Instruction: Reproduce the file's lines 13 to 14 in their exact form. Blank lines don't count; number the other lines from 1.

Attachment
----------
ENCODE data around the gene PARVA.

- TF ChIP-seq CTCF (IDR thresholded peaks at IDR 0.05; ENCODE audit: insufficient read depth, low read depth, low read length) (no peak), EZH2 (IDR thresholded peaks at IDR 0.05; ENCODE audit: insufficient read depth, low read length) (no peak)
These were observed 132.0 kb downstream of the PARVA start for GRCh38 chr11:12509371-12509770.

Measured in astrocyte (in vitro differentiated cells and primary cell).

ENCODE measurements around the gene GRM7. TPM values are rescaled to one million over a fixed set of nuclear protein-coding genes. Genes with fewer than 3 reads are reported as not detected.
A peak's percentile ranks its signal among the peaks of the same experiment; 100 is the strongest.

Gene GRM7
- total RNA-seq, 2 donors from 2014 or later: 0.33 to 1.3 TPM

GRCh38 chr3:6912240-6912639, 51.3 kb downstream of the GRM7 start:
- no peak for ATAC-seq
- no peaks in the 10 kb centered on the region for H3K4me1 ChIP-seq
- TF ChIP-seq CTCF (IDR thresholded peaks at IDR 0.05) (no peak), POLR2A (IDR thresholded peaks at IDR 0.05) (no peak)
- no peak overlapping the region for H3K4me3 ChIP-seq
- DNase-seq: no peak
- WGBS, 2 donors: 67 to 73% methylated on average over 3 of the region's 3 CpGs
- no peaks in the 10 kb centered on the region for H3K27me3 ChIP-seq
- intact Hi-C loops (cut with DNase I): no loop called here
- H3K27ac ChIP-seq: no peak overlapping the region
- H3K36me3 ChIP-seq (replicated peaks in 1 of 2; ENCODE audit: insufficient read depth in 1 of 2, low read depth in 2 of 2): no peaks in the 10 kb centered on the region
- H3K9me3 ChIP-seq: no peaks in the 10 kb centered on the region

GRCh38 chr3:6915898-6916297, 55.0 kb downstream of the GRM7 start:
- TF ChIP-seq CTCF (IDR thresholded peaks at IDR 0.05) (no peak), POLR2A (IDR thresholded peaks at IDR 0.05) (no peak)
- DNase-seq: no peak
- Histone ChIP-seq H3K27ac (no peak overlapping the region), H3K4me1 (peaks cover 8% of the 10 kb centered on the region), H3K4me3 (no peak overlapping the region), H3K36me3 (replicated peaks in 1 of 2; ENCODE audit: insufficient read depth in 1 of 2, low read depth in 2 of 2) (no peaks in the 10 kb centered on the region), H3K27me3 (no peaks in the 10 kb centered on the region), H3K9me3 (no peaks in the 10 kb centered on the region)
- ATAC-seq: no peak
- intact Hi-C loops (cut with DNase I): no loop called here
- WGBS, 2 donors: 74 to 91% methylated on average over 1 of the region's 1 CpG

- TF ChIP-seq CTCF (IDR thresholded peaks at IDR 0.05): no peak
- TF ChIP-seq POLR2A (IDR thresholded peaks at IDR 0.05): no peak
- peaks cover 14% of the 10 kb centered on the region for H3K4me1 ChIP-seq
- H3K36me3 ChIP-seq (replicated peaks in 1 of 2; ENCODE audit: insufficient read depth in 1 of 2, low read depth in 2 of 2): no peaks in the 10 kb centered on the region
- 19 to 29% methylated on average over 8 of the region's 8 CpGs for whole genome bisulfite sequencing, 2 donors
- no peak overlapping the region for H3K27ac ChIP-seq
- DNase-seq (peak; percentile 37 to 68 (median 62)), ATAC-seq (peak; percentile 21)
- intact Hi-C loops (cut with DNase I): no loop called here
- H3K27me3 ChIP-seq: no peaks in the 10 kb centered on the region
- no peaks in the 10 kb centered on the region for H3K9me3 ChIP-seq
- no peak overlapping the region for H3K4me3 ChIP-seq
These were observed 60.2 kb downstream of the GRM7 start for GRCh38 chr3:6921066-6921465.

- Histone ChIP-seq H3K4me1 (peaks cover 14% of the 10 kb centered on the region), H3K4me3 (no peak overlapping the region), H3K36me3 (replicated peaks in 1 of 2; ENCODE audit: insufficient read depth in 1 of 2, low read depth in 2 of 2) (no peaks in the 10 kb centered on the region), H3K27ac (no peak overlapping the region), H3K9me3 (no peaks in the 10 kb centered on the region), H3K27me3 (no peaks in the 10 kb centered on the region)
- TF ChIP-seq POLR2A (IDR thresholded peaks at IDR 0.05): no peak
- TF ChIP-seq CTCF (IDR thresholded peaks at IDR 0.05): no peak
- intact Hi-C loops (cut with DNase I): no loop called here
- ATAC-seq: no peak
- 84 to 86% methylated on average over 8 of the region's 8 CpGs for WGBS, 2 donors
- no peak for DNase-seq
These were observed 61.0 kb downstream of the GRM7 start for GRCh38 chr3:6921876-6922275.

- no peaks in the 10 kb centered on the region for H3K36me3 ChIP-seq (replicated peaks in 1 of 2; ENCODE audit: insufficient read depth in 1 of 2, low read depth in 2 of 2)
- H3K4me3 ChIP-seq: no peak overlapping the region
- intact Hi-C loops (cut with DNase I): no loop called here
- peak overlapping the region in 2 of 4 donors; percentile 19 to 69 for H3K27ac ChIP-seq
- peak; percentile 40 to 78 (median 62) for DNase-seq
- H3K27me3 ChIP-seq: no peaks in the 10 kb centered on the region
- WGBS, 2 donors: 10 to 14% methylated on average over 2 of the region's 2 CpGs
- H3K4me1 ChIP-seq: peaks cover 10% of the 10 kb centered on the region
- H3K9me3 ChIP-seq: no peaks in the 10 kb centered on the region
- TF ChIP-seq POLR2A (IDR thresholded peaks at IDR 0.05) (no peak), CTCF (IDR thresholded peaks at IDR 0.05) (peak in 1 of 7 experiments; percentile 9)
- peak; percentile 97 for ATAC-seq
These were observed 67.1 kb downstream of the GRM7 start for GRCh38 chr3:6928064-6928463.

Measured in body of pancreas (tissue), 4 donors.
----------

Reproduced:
- no peak overlapping the region for H3K4me3 ChIP-seq
- DNase-seq: no peak